As the coronavirus, or Covid-19, sweeps the country, infecting thousands of people and forcing millions into their homes to exercise social distancing, writing about the end of my short era at SB Nation might seem like a contrite indulgence of my ego. (As many of you know, the reason for my departure, like so many who work and write for blogs covering teams in California, is law AB 5, which you can read more about here.) However, I only mean to thank the loyal readers who have been tuning into my thoughts for four years. If this manages to take a few people’s minds off the pandemic we are fighting daily, then I will consider this piece a small victory to close my time at this blog.
I started for Rule of Tree back in 2016; as I finished out my sophomore year of college, I went on a hunt to write about sports that I loved to watch. To that point, my experience amounted to a play-by-play hockey broadcast for the Minnesota State Mavericks (my first job in first media) and some freelance work for local papers covering high school sports (my second). To put it mildly, I was pretty green.
But I still wanted to cover teams that captured the big stage, that people outside of the athlete’s parents wanted to read about and discuss, teams with vibrate fan bases, rich histories and complex stories to dive into every week of the season.
With such limited experience, I needed a place willing to take on a young but ambitious writer, giving me a platform to mold into a journalist. In stepped the SB Nation, and its blog openings page. I applied to around a dozen sites, and Rule of Tree gave me a chance. In that first year, I wrote a lot of articles for zero pay. Looking back, I would guess that probably two were decent, but I worked with editors week after week to sharpen my writing and find my voice.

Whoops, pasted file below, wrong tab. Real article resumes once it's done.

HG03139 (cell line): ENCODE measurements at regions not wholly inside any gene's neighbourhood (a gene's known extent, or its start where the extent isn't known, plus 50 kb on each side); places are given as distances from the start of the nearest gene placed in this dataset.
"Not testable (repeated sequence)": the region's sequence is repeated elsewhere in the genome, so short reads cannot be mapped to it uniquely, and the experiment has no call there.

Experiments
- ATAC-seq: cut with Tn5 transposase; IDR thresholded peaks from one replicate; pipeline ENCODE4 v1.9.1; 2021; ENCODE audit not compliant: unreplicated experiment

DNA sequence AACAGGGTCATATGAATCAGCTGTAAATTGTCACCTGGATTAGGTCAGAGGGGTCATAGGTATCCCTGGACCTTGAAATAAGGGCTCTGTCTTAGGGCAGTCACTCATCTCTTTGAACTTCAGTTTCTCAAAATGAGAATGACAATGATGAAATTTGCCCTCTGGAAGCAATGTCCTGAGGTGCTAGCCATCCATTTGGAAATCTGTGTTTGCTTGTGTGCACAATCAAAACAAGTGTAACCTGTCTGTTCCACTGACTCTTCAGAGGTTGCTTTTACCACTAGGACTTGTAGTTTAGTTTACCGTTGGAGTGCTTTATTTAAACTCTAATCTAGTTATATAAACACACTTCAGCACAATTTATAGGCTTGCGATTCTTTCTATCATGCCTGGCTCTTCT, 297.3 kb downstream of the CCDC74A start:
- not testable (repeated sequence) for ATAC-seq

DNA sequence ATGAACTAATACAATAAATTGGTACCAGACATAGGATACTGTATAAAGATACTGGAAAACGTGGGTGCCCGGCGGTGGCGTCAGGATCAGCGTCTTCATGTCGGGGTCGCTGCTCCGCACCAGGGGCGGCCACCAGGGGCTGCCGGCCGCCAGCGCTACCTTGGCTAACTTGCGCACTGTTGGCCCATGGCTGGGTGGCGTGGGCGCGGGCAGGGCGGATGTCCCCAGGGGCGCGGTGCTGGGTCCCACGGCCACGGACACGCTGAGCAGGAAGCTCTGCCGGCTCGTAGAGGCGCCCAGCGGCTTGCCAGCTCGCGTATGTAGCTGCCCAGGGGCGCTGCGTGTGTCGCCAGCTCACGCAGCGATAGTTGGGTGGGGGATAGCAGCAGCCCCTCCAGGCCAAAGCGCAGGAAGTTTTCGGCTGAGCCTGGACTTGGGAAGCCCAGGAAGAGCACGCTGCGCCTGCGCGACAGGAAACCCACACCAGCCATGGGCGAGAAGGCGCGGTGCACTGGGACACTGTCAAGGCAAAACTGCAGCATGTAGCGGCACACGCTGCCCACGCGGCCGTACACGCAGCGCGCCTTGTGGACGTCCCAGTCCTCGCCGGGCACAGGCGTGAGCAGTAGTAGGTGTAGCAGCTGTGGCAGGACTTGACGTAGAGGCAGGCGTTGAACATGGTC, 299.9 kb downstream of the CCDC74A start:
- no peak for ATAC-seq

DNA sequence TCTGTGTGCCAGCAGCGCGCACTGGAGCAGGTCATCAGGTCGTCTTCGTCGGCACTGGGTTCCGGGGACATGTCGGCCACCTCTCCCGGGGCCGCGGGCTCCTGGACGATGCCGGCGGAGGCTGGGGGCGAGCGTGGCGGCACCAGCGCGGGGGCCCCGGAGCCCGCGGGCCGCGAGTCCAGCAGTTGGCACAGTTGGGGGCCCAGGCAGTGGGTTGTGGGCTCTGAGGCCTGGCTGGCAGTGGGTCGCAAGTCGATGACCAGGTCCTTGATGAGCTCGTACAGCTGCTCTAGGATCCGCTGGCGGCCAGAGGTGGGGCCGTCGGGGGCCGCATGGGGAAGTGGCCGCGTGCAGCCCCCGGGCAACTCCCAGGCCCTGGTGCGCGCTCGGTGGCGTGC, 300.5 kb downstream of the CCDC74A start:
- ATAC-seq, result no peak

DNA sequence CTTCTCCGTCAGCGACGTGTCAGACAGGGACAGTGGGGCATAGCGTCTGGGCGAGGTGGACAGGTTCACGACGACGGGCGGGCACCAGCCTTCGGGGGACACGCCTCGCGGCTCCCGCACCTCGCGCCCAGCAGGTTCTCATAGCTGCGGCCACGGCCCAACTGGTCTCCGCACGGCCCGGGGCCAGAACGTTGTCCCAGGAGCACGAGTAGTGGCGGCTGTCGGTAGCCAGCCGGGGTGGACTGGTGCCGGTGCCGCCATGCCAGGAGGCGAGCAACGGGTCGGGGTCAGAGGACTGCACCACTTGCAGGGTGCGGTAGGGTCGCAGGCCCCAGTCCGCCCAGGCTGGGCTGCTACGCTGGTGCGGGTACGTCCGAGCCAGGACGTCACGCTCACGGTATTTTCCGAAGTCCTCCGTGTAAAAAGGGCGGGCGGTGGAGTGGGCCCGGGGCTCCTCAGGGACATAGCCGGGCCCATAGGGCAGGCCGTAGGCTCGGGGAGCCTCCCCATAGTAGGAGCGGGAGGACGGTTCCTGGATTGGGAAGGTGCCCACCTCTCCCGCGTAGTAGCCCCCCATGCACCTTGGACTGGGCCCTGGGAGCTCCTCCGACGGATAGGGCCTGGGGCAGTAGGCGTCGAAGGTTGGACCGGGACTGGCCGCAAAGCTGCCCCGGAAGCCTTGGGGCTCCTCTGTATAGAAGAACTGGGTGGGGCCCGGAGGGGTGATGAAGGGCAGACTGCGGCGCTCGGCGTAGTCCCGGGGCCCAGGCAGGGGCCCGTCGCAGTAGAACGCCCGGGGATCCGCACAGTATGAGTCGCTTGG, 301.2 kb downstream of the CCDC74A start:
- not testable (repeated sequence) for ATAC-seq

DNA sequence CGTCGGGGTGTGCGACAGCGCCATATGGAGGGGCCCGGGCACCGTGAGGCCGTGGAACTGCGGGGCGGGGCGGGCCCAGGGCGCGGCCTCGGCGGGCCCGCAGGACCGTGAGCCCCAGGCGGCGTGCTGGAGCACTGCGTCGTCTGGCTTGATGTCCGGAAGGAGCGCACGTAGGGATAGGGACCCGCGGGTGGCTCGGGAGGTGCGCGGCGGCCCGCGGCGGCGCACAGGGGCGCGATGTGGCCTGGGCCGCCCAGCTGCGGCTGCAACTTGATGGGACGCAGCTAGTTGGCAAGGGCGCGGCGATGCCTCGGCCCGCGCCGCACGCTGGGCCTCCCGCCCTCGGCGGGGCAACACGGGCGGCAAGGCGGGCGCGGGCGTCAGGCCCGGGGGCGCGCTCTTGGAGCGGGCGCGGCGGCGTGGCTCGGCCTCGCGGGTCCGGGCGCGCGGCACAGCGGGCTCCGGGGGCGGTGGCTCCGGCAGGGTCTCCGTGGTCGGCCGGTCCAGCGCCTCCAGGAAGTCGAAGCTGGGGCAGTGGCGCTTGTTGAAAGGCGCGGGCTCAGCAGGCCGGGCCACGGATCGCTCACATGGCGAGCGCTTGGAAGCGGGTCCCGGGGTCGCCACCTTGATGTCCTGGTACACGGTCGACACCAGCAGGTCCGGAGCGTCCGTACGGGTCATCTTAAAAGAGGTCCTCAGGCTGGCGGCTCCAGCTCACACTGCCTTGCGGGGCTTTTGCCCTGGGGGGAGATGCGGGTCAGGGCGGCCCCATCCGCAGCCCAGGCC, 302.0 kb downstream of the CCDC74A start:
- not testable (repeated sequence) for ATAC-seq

And through it all, you kept reading, coming back, watching my growth. You are a smart community of sports fans, deeply tied into Stanford’s teams, and unwilling to stand for the opinions of someone one does not put in the time to know the team like you.
But my efforts were not in vain, moving from unpaid whippersnapper to one of the site managers. Following four years of work, hundreds of articles and countless hours watching games, pouring over numbers and conducting interviews, I look back, knowing that I invested my time wisely by doing the best job I knew how for this community.
Now, my hope is this is not my last article for SB Nation. I hope I can continue working with the new team covering sports in California. But if this is my last hurrah, I could not have asked for a better community or group of writers, to call my SB Nation family.
So, whether you enjoyed my pieces over the years, or enjoyed picking apart my work in the comments, I would like to thank every reader that gave my craft a little of your time, it means the world to me that we could share a common passion. And thank you to the staff that I have had the privilege of working with over the years. Saturdays will not be the same without you.